NH Day 3: UUs, Cheap Books, and More Family

On Sunday, we opened the day with raspberry picking, having found some little raspberry bushes down by the road. The berries are tiny, and much less tart than raspberries in the store. Kent loved these so much that when Jack found one and was going to bring it to me, Kent grabbed it and ate it before he had a chance. So it goes. There were plenty more.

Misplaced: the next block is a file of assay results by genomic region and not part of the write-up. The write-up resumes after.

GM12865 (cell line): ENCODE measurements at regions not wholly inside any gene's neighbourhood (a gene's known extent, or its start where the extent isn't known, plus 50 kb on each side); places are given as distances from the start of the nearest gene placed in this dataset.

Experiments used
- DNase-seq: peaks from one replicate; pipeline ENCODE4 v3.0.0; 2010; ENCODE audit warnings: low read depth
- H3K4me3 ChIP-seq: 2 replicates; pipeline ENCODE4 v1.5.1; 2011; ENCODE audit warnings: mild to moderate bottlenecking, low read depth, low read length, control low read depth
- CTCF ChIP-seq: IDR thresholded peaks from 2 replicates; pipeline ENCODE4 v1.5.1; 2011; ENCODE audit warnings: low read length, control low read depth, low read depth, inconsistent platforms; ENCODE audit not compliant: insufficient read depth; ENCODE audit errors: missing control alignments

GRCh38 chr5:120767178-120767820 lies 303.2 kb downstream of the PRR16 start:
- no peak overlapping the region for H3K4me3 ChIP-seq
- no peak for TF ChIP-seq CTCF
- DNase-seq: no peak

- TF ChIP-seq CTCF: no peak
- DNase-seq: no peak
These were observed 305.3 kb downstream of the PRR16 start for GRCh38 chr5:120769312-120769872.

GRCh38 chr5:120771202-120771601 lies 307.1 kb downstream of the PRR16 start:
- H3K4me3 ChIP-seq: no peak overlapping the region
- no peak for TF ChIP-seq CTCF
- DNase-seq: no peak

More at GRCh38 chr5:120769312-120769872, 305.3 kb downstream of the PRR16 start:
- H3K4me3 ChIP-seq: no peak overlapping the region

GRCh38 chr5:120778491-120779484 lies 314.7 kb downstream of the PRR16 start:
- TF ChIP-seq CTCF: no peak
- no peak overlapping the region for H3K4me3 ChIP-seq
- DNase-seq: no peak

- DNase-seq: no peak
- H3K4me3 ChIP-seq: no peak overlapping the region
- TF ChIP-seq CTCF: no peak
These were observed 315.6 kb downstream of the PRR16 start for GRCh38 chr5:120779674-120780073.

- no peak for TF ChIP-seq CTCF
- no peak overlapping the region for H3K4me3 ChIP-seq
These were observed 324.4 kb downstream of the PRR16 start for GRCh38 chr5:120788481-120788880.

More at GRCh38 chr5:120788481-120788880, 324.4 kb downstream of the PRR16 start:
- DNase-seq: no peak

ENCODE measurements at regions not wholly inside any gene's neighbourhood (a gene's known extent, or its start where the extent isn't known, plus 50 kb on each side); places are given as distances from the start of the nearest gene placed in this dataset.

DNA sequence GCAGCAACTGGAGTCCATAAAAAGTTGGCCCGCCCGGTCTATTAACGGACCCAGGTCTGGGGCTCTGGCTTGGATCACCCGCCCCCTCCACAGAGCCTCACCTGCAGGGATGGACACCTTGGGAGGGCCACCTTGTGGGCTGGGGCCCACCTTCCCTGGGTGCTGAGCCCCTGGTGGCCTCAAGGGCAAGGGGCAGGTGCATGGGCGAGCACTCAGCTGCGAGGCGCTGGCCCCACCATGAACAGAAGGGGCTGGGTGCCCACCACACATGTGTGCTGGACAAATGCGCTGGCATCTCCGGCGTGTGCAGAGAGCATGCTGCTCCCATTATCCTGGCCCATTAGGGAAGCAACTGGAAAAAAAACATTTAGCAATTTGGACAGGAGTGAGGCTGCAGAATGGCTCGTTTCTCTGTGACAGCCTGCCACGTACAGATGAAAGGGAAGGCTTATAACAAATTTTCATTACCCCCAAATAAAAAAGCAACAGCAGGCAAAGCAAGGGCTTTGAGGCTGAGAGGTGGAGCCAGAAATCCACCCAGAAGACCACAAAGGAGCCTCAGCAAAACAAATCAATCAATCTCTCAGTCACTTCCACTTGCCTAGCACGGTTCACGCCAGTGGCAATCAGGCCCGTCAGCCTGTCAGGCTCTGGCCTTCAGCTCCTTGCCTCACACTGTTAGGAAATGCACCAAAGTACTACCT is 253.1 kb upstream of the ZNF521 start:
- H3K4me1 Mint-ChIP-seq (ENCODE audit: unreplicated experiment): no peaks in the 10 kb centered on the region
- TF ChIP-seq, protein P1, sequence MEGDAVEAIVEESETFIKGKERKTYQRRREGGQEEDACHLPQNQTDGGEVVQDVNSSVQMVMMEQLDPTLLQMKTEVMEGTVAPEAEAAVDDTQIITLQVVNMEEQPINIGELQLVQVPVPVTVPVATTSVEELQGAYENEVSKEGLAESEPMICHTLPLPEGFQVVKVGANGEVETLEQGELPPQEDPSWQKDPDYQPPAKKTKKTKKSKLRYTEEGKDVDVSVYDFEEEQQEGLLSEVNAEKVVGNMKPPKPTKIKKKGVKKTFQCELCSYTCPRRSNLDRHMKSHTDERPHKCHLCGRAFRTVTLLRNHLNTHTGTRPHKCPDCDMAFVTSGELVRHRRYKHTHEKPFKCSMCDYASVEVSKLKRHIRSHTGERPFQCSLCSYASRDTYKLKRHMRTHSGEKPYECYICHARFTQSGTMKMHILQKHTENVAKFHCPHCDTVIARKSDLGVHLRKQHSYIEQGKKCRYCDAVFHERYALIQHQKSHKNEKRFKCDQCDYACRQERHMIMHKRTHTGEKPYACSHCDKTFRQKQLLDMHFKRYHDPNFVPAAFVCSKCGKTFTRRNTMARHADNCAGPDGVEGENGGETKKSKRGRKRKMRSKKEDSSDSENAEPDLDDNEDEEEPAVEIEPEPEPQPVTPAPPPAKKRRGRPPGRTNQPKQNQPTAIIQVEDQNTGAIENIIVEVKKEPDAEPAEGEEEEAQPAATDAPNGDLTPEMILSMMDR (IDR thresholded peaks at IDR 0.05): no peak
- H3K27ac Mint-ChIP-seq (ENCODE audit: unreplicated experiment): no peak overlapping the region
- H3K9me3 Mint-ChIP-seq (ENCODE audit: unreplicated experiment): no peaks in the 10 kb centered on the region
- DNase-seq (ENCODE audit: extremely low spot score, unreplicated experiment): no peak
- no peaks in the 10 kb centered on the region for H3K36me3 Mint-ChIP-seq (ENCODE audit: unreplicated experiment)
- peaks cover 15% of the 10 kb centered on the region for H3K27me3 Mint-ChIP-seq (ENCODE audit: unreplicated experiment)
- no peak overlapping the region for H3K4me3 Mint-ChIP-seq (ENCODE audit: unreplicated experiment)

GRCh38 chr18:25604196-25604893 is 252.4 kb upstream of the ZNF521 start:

We had plans to attend church and then spend some time lunching and shopping. Most of us were going to go to an Episcopal church, while Chris and Cat were interested in finding a Unitarian Universalist Fellowship to visit. During talk of who'd be going where and in what cars, I started thinking about how much I had enjoyed Chris and Cat's wedding at the UU church in Greensboro and realized I was more interested in sharing a new experience with them than I was in going to an Episcopal service. I've started feeling lately that I'm getting less and less out of the Episcopal experience each time I go back, preferring a more spontaneous or at least less rigid service, in contrast to one where everything seems to be done by rote and loses its meaning to me over time. I piped up about wanting to go to the UU church instead, and then everyone decided it would be simpler if we all went there, so that's what we did.